Policies promoting a diverse, equitable and inclusive (DEI) workplace have been far from the silver bullet hoped for by their most enthusiastic supporters, as systemic inequalities still hinder growth and development across the United States. Despite their shortcomings and less than ideal pace, however, DEI policies warrant a closer look from executives still weighing their options, especially as measures like these become more popular among younger and more progressive business owners and investors.
In addition to the obvious moral and social benefits of implementing and genuinely transforming company culture through thoughtful DEI blueprints, there’s a growing body of evidence that points to commercial advantages—particularly among small and medium businesses.
While managers and leaders are familiar with the value of upgrading their technology or evaluating and revamping their workflows, they’re unfortunately reluctant to introduce bold improvements to their company culture. But inaction has a cost. Executives considering or planning an exit in the next five to ten years are finding that their business becomes more attractive to new talent—and more valuable to potential buyers—after bettering their workplace culture. Implementing a DEI policy is the perfect place to start.
Attract Long-Lived, Growth-Friendly Talent
The best employees want to work with colleagues who are growth-minded and innovative. They want to hatch their best ideas for a company that values diversity, creates an inclusive work environment and promotes transparency and equity when hiring, offering promotions or putting forth rewards for a job well done.
A 2021 survey from job review website Glassdoor showed that 76% of employees and job seekers pointed to a diverse workforce, when asked to evaluate companies and job offers. Companies that reported above-average diversity on their management teams also reported innovation revenue at 45% of revenue—19 percentage points higher than that of companies with below-average leadership diversity, according to a BCG survey on diversity and leadership.
To successfully build a multifaceted, multi-talented roster of employees, hiring managers can start small and lean into their successes. Breaking down the idea of DEI into smaller pieces, including re-evaluating the biases that exist in typical hiring or job review questionnaires, can be a simple place to start. Sprinkling new thinking into common practices is the mental and cultural emollient needed to update and relieve yesterday’s business customs.
Homogeneity is Risky
If diverse leaders support diverse ideas that outperform the competition when enacted by a diverse workforce, sticking with homogeneous practices, colleagues and leadership can be incredibly risky and expensive.
While few employers operate on the scale of the U.S. military, six years of its “Don’t ask, don’t tell” anti-LGBTQ policy at the Department of Defense reportedly ended up costing taxpayers $193 million in lower productivity, additional recruiting expenses and loss of talent. For employers in the private sector, a 2020 McKinsey study found that the most diverse companies are more likely than ever to outperform less diverse peers on the bottom line.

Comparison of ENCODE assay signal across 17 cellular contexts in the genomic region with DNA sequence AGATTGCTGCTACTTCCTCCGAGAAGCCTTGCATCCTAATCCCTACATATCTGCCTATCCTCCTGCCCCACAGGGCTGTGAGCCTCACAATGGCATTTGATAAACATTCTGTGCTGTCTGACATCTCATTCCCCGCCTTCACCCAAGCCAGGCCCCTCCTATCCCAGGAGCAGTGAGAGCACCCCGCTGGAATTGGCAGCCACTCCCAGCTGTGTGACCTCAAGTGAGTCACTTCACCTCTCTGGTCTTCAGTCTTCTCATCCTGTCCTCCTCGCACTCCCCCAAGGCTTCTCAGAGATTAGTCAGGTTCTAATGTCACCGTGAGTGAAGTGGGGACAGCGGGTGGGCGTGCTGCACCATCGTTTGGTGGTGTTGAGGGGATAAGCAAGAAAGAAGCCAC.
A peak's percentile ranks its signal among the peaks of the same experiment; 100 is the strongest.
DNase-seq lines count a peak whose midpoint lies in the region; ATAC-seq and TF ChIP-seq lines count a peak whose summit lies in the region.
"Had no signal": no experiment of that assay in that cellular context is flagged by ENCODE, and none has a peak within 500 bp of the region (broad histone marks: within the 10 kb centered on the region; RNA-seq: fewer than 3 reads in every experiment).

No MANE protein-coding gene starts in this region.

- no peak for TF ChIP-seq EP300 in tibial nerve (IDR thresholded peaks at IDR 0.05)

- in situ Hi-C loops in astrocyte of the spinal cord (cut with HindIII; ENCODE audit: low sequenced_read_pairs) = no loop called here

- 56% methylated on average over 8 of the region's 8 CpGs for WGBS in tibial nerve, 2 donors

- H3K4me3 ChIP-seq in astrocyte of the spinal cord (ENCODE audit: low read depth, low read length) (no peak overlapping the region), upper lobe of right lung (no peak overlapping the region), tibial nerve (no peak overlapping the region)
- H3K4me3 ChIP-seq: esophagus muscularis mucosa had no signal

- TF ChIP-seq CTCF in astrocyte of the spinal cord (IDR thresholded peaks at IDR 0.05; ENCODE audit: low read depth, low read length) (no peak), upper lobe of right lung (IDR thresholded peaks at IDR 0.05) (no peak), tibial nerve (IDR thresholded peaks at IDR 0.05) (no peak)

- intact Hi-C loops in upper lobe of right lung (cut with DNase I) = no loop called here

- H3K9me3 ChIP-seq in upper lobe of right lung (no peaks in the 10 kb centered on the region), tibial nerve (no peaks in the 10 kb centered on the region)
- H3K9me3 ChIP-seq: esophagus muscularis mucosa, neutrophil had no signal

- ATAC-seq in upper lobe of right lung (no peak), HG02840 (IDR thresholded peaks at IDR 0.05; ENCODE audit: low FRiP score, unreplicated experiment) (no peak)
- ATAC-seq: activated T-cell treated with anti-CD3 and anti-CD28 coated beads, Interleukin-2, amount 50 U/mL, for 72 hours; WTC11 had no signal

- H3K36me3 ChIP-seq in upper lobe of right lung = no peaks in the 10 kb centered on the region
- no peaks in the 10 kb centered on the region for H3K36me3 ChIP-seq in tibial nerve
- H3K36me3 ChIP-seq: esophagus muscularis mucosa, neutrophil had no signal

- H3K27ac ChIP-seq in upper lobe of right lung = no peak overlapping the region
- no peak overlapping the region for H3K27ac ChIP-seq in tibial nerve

Moreover, diverse teams can mitigate and counteract instances of “groupthink,” where risks or business threats are overlooked due to a homogenous approach to problem solving.
Hiring employees with diverse backgrounds and perspectives reduces company-wide mistakes and costly oversights by up to 30%, according to one study. Workplaces with strong DEI policies succeed, because they have a more robust collective intelligence and a variety of skill sets and social connections.
Change is Valuable
Small- and medium-sized enterprises account for around 90% of global businesses, and more than 50% of global employment. Introducing and encouraging DEI policies within this business segment will continue to play an important role for owners and help them position their firms for successful and rewarding exits and investments.
“Organizations that are most successful at fostering DEI focus on making systemic changes,” notes a report from the Society for Human Resource Management “That includes…operating DEI ‘as a business function, not a set of HR initiatives, with a well-defined strategy that is owned by everybody in the organization and supported by capable experts.’”
With investor interest in small- and medium-sized businesses at all time highs, prioritizing DEI initiatives can be the push that turns a proposal into a deal, according to a report from Middle Market Growth. Strategic investors want to see workplaces that reflect the society in which they operate and conduct business.
In order to make their companies attractive to the most well-positioned buyers and investors, business leaders would be well-advised to create a workplace that fosters diversity, equity and inclusion from top to bottom.
Lulu Xu Zappy is the Vice President and Financial Advisor at UBS Financial Services Inc.
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